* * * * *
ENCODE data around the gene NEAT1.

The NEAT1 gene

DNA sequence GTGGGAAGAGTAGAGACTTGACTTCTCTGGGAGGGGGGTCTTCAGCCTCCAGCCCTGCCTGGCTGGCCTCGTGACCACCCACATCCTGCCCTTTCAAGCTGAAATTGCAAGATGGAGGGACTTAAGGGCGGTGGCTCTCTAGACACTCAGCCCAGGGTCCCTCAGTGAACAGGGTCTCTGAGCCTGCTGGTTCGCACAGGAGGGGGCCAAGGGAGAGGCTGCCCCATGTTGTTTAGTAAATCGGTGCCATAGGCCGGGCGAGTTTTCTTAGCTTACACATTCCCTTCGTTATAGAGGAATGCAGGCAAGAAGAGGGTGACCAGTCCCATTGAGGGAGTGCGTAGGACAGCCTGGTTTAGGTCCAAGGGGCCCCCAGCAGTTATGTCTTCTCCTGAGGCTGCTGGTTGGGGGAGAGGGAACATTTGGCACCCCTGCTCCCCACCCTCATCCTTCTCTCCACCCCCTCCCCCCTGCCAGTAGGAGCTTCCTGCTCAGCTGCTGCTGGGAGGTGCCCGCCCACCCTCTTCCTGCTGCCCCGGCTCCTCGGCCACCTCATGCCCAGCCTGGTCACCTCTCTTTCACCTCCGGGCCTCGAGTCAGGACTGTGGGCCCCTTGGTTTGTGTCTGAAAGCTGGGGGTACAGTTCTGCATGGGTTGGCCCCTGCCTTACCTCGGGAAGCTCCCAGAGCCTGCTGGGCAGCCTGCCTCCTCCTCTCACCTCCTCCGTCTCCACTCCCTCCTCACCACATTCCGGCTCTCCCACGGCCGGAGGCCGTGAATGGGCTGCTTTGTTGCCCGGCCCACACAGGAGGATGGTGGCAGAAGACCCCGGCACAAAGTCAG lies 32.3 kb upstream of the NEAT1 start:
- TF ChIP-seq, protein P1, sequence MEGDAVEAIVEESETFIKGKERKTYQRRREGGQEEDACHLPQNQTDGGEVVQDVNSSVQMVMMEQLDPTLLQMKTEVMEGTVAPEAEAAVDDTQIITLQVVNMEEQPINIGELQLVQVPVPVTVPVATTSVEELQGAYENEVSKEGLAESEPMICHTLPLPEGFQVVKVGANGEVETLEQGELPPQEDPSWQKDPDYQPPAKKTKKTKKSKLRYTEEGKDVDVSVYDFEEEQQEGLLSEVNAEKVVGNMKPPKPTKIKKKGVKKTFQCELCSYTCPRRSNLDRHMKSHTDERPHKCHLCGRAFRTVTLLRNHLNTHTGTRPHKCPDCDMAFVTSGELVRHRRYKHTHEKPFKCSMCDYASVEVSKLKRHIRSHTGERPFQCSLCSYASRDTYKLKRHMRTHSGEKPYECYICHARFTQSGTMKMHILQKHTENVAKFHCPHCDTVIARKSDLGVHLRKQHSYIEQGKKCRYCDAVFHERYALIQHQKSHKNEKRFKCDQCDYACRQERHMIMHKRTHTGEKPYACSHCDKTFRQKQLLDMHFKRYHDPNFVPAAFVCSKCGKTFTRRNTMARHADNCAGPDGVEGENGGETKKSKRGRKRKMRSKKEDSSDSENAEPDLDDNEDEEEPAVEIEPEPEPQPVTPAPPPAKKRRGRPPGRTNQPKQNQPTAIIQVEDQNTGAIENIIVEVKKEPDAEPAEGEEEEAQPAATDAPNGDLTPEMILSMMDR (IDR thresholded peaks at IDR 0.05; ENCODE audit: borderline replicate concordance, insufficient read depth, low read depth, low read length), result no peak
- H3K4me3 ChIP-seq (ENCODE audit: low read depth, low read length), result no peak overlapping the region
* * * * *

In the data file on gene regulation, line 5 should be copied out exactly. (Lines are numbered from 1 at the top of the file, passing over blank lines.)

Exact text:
- H3K4me3 ChIP-seq (ENCODE audit: low read depth, low read length), result no peak overlapping the region